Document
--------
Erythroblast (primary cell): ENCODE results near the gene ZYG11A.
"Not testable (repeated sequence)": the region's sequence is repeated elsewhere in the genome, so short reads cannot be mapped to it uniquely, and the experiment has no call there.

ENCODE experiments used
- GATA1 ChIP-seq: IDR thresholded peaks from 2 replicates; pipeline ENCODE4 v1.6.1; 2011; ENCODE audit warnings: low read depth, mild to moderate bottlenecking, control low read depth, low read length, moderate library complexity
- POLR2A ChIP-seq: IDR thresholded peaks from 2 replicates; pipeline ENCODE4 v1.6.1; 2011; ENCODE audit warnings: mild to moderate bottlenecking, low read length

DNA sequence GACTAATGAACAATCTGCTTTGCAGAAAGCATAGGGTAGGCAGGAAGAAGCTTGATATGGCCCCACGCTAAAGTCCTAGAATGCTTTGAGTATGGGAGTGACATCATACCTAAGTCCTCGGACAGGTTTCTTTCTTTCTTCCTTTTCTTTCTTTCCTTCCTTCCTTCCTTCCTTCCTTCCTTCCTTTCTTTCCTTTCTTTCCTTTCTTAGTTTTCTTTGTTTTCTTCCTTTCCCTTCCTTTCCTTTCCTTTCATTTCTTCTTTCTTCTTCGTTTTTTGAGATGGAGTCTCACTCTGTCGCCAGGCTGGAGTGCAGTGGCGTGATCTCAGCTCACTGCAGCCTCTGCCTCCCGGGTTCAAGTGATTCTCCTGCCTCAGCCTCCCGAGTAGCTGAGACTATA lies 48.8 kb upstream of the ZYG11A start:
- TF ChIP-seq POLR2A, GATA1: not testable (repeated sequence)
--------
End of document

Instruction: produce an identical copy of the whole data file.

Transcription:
Erythroblast (primary cell): ENCODE results near the gene ZYG11A.
"Not testable (repeated sequence)": the region's sequence is repeated elsewhere in the genome, so short reads cannot be mapped to it uniquely, and the experiment has no call there.

ENCODE experiments used
- GATA1 ChIP-seq: IDR thresholded peaks from 2 replicates; pipeline ENCODE4 v1.6.1; 2011; ENCODE audit warnings: low read depth, mild to moderate bottlenecking, control low read depth, low read length, moderate library complexity
- POLR2A ChIP-seq: IDR thresholded peaks from 2 replicates; pipeline ENCODE4 v1.6.1; 2011; ENCODE audit warnings: mild to moderate bottlenecking, low read length

DNA sequence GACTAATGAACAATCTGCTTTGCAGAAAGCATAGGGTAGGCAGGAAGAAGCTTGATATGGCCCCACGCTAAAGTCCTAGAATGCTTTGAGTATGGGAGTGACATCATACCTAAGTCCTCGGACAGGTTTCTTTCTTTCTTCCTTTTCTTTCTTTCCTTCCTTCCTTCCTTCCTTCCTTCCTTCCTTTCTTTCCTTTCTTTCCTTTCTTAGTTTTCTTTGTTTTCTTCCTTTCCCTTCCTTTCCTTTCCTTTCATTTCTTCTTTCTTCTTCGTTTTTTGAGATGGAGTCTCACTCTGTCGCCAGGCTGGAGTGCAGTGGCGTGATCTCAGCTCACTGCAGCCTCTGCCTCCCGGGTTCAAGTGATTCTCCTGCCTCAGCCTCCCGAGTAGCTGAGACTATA lies 48.8 kb upstream of the ZYG11A start:
- TF ChIP-seq POLR2A, GATA1: not testable (repeated sequence)